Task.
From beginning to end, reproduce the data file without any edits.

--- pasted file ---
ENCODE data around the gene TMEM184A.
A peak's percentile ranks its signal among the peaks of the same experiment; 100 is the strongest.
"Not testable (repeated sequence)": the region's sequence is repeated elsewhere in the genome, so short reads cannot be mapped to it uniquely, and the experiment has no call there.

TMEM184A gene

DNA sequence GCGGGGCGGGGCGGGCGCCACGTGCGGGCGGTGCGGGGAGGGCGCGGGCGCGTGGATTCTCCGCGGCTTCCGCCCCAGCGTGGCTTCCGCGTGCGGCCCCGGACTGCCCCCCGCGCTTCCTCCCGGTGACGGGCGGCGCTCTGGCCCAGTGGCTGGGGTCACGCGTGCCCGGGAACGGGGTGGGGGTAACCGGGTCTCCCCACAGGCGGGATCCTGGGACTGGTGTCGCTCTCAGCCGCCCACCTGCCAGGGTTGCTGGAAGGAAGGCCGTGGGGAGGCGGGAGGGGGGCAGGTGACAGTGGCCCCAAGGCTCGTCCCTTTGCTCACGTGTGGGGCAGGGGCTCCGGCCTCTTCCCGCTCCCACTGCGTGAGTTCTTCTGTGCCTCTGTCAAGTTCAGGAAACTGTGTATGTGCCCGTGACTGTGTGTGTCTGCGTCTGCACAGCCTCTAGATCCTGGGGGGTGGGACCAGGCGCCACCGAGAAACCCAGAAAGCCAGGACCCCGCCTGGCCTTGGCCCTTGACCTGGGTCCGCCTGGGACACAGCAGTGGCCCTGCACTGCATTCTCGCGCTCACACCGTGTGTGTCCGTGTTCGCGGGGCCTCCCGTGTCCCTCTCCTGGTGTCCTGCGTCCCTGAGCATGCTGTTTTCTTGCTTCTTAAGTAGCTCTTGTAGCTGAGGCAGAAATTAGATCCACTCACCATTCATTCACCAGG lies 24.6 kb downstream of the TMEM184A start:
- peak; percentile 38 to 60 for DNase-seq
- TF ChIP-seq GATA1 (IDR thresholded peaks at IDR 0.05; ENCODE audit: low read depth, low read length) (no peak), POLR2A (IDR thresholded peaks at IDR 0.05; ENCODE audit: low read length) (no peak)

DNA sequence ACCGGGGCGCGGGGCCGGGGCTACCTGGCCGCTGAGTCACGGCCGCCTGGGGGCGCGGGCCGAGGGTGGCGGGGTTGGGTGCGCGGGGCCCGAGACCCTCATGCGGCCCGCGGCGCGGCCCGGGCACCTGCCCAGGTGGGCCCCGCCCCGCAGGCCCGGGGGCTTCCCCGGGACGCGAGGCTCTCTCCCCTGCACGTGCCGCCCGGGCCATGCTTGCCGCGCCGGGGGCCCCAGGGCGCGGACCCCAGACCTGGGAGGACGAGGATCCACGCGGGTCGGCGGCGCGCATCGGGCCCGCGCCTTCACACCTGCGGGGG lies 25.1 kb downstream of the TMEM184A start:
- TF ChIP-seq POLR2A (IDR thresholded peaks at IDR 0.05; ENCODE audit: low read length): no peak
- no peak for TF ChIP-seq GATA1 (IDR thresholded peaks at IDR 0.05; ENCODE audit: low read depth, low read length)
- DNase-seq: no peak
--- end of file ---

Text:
ENCODE data around the gene TMEM184A.
A peak's percentile ranks its signal among the peaks of the same experiment; 100 is the strongest.
"Not testable (repeated sequence)": the region's sequence is repeated elsewhere in the genome, so short reads cannot be mapped to it uniquely, and the experiment has no call there.

TMEM184A gene

DNA sequence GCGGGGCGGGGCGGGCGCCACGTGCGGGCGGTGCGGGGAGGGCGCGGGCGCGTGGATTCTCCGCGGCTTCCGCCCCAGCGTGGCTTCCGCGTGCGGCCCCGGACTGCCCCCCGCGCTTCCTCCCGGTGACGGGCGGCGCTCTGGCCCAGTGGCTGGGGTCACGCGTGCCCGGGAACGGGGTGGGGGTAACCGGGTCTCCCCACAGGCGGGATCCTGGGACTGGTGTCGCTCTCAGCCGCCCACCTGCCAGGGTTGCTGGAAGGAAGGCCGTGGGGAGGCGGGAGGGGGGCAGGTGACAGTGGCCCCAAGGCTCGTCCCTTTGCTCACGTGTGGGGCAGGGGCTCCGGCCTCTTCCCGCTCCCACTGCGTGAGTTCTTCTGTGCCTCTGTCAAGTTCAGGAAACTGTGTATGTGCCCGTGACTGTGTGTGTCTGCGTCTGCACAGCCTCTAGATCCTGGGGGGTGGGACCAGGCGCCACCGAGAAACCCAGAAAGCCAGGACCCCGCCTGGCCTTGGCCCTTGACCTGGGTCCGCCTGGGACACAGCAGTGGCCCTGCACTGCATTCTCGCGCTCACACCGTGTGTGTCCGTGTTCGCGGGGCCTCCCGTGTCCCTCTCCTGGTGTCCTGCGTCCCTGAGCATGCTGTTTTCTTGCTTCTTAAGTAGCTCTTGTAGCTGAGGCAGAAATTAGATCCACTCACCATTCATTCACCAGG lies 24.6 kb downstream of the TMEM184A start:
- peak; percentile 38 to 60 for DNase-seq
- TF ChIP-seq GATA1 (IDR thresholded peaks at IDR 0.05; ENCODE audit: low read depth, low read length) (no peak), POLR2A (IDR thresholded peaks at IDR 0.05; ENCODE audit: low read length) (no peak)

DNA sequence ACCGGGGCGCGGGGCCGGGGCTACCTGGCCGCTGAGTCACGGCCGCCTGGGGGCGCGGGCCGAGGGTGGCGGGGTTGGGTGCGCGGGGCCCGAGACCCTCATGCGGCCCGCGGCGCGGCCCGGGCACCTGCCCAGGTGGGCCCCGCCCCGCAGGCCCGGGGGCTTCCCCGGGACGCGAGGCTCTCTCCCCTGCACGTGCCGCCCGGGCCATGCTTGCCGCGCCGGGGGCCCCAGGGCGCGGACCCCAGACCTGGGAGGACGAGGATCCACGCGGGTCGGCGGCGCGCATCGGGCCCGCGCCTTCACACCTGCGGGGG lies 25.1 kb downstream of the TMEM184A start:
- TF ChIP-seq POLR2A (IDR thresholded peaks at IDR 0.05; ENCODE audit: low read length): no peak
- no peak for TF ChIP-seq GATA1 (IDR thresholded peaks at IDR 0.05; ENCODE audit: low read depth, low read length)
- DNase-seq: no peak